The Pearl Street mile will see a major change to the original course this year with the new course being a 2 lapped event. The race will start on 14th and Spruce St and it will finish in front of Boulder’s iconic Court House located on the Pearl St Mall.
The newly designed course will make it spectator friendly with Downtown Boulder’s Band on the Bricks and the new finish line in front of the Boulder Court House will certainly make it one of the most spectacular finish line backdrops.
After the race, enjoy the Downtown Boulder’s Bands on the Bricks, which is Boulder County’s premier outdoor summer concert series taking place on the Pearl Street Mall adjacent to the race finish line. Listen to music from “That Eighties Band” and venture into the beer garden and enjoy a nice cold post race beer courtesy of Avery Brewing Company.
Part of the Downtown Boulder Race Series. The race will be at the traditional starting spot of 11th and Pearl, but this year it will be bigger than ever before with the live 80’s cover band “The Goonies”, the Oskar Blues beer garden, and of course running races for all ages. The West End race has reverted back to the popular 3K distance, which was last held in 2013.
This years West End 3K promises to be a great event. With all races being multi-lapped loops making them spectator friendly, the new redevelopment of the West End of Pearl completed, plenty of great options to eat and have a drink while relaxing after your race, there is no excuse not to have a good time!
Now that we’ve completed Dash & Dine #1, here is my race report. Mine might be different than the usual race report (as if anyone else went home to write in their Dash & Dine diary).
Easy. I signed up a long time ago so all I needed to do was pick up my bib. Keep your bib. It’s your bib for the series. That’s slick. Now all I have to do is show up. No waiting in line. Now I have more port-o-potty time.
Warmup. Matt from Revolution Running lead us in a FREE coached warmup. First we ran and then we did drills. It was my first coached warm up and I’ll admit, my first real warm up. Matt was nice and helpful. It was fun. And he’ll be there again next Tuesday.
Fun. I want to be very clear. I am not that person who says “I’m just out here to have fun. I don’t care about my time.” That’s not me. I do care about my time. I want to get faster and stronger. Of course, at some point I won’t get faster, things will level out. But for now, there’s room for improvement. But it does have to be fun. Even after childbirth they handed me a beautiful baby. Suffering is fine as long as it’s served with a side of fun. Friends, kind spectators, food afterwards and a welcoming finish line; all ingredients for a fun evening.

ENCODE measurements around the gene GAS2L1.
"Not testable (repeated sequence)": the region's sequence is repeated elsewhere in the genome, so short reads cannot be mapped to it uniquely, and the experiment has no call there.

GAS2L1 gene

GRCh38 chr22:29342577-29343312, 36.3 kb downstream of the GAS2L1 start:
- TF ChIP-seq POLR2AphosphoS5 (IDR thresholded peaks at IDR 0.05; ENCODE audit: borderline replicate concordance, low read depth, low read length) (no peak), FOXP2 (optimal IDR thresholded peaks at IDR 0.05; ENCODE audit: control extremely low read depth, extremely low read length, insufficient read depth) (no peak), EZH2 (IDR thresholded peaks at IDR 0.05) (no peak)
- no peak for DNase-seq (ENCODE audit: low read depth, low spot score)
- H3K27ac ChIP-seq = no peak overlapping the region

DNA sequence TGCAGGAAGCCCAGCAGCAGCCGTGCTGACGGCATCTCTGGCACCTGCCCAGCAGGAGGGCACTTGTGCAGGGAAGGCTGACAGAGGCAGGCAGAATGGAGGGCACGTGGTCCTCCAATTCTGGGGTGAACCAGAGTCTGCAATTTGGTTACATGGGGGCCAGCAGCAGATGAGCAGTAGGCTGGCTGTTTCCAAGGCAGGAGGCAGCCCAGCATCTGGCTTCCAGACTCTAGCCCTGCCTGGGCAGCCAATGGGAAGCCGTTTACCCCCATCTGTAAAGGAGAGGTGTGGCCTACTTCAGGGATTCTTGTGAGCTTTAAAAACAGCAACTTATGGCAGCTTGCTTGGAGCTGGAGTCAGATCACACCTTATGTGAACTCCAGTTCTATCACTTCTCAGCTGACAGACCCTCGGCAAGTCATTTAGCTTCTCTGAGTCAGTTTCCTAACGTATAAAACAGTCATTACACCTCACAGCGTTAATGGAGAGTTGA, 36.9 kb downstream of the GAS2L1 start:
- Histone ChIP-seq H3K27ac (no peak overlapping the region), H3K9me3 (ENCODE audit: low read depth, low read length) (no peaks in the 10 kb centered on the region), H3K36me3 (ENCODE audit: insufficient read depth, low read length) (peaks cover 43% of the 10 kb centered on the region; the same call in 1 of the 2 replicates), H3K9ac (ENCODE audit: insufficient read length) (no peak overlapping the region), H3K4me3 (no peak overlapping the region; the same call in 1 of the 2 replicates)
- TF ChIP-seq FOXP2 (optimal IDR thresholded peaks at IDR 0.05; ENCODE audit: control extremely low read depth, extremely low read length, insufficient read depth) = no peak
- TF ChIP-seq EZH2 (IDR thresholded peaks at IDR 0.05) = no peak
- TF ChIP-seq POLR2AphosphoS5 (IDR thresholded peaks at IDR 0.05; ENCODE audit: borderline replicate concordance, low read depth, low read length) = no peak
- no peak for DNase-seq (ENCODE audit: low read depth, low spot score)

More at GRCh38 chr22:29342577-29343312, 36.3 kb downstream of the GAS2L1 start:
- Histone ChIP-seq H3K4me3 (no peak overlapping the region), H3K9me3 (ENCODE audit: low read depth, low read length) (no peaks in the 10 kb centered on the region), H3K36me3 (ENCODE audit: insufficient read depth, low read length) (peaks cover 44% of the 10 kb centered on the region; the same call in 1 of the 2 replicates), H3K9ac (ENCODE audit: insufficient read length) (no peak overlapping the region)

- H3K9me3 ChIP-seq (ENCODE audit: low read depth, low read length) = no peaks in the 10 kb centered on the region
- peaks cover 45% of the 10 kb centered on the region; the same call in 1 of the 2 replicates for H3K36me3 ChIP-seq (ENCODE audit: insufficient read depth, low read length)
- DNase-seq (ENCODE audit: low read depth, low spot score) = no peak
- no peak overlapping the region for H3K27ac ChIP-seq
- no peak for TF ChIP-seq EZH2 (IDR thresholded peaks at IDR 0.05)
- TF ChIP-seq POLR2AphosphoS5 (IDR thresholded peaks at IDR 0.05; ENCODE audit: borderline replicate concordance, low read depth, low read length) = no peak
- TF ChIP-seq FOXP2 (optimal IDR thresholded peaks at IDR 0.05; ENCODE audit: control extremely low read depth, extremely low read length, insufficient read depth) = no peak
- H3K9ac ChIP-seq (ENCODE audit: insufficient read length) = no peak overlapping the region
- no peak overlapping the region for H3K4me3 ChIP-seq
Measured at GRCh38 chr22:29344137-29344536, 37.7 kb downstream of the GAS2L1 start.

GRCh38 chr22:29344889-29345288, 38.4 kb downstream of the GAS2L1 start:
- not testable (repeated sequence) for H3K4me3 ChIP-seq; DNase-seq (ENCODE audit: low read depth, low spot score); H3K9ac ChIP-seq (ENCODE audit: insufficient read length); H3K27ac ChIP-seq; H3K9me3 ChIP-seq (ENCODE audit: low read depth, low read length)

My time. Okay, here it is. My time was 14 seconds slower than my fastest time last year. Which means I am 14 seconds slower than my peak time which was at the END of the Dash & Dine 5k series. The good news is that my last mile was faster than my first two. Can I go out a few seconds faster on the first mile without losing it? Can I go a bit faster on the second mile if there is no headwind this time? Maybe. Or maybe #2 will just be slower. What then? Who knows. Perhaps that’s part of why we line up. It’s an unknown and in this life of immediately knowing whatever we need to know whenever we need to know it (goodbye microfiche, hello Google) we line up not knowing how it will all work out. And like when some of us get married or take our car into the shop, we hope for the best.
Honesty. I’ll be honest. There are some people out there that are fast. Like 18, 19, 20 minute 5k fast. You can’t see me, but I’m clapping for them. For the rest of us, we line up, we run and we finish. Our time is our time. It’s a number on a clock. It’s not a statement about who you are as a person. It’s not a determinate of how long you’ll live or how much you will be loved. It’s not a hint as to how nice you are or how you will be remembered. It’s a number and it’s your number.
I hope you’ll come out for the next Dash & Dine on Tuesday. I’ll be there and I’ll probably be talking loudly at the start and laughing at the finish. If you need a pep talk, come find me.
From the Washington Post
When Quinn Schneider woke up last Sunday and saw a snowstorm had left eight inches of snow on his doorstep, he wasn’t disappointed.
“Any time we get the chance to have snow, I really love it,” the North Carolina high school senior said.
Like any other teenager, he likes that it usually means school’s canceled so he has extra time with his friends, but on this particular day, Schneider, who the Charlotte Observer named the state’s best boys cross-country athlete of the year, liked it for a different reason. It posed a new physical challenge.
“I’ve run in the snow before,” the 18-year-old said, “but nothing like that deep of snow.”
Schneider, who follows a strict training regimen, said he could’ve taken the day off, but then he thought about what an Olympian would do.
“You’ve got to stay in your [training] routine,” he said. “If you get out of your routine, it’s not as effective.”
And so he grabbed a shovel and walked out the door.
“I’m not going to let the snow be an excuse not to go run today,” he remembered thinking.
Schneider eventually made his way to his high school’s track and started digging…